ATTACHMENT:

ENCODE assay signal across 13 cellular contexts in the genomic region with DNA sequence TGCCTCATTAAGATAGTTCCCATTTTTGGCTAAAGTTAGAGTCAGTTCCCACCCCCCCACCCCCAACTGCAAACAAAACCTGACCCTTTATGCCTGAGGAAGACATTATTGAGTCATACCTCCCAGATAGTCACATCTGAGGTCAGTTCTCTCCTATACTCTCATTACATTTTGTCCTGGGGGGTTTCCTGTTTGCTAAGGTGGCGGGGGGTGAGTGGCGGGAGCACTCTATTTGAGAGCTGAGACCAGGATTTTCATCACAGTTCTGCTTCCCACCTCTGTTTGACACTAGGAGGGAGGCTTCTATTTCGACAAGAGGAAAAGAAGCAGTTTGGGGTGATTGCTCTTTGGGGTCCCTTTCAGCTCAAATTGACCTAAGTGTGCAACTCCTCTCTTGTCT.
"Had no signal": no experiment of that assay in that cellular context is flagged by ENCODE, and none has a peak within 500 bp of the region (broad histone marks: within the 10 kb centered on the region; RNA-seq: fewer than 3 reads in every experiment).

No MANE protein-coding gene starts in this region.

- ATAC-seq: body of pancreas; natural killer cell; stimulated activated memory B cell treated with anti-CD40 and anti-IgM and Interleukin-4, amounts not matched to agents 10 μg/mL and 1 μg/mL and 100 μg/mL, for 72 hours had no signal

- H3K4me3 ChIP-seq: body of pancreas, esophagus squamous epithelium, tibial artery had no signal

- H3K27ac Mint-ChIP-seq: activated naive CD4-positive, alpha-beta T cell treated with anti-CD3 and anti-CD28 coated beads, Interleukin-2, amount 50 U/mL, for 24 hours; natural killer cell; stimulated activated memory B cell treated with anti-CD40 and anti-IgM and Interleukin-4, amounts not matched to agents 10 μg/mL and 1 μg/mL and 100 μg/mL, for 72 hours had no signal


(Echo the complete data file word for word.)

ENCODE assay signal across 13 cellular contexts in the genomic region with DNA sequence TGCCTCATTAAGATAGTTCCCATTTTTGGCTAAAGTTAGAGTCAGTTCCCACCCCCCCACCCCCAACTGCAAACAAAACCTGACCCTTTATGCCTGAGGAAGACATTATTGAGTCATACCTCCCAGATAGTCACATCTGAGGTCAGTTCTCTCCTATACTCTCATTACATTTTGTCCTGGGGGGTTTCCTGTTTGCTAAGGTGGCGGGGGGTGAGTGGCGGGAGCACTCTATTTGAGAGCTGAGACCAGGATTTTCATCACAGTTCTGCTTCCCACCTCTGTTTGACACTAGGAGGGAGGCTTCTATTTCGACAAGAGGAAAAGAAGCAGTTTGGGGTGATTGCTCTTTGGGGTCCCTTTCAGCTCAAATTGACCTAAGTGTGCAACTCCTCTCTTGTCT.
"Had no signal": no experiment of that assay in that cellular context is flagged by ENCODE, and none has a peak within 500 bp of the region (broad histone marks: within the 10 kb centered on the region; RNA-seq: fewer than 3 reads in every experiment).

No MANE protein-coding gene starts in this region.

- ATAC-seq: body of pancreas; natural killer cell; stimulated activated memory B cell treated with anti-CD40 and anti-IgM and Interleukin-4, amounts not matched to agents 10 μg/mL and 1 μg/mL and 100 μg/mL, for 72 hours had no signal

- H3K4me3 ChIP-seq: body of pancreas, esophagus squamous epithelium, tibial artery had no signal

- H3K27ac Mint-ChIP-seq: activated naive CD4-positive, alpha-beta T cell treated with anti-CD3 and anti-CD28 coated beads, Interleukin-2, amount 50 U/mL, for 24 hours; natural killer cell; stimulated activated memory B cell treated with anti-CD40 and anti-IgM and Interleukin-4, amounts not matched to agents 10 μg/mL and 1 μg/mL and 100 μg/mL, for 72 hours had no signal